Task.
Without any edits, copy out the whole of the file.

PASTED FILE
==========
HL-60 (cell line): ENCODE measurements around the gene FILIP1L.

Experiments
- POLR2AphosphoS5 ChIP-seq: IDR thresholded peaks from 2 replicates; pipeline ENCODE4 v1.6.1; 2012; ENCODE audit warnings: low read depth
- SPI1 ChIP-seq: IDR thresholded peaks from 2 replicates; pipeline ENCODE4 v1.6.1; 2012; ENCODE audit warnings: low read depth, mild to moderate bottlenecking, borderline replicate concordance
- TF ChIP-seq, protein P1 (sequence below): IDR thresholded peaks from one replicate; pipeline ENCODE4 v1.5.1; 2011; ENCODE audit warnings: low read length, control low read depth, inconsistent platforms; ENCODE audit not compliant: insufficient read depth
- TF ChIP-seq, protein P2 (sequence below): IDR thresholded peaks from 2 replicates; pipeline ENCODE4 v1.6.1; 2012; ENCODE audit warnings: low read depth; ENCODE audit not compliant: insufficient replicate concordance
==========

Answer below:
HL-60 (cell line): ENCODE measurements around the gene FILIP1L.

Experiments
- POLR2AphosphoS5 ChIP-seq: IDR thresholded peaks from 2 replicates; pipeline ENCODE4 v1.6.1; 2012; ENCODE audit warnings: low read depth
- SPI1 ChIP-seq: IDR thresholded peaks from 2 replicates; pipeline ENCODE4 v1.6.1; 2012; ENCODE audit warnings: low read depth, mild to moderate bottlenecking, borderline replicate concordance
- TF ChIP-seq, protein P1 (sequence below): IDR thresholded peaks from one replicate; pipeline ENCODE4 v1.5.1; 2011; ENCODE audit warnings: low read length, control low read depth, inconsistent platforms; ENCODE audit not compliant: insufficient read depth
- TF ChIP-seq, protein P2 (sequence below): IDR thresholded peaks from 2 replicates; pipeline ENCODE4 v1.6.1; 2012; ENCODE audit warnings: low read depth; ENCODE audit not compliant: insufficient replicate concordance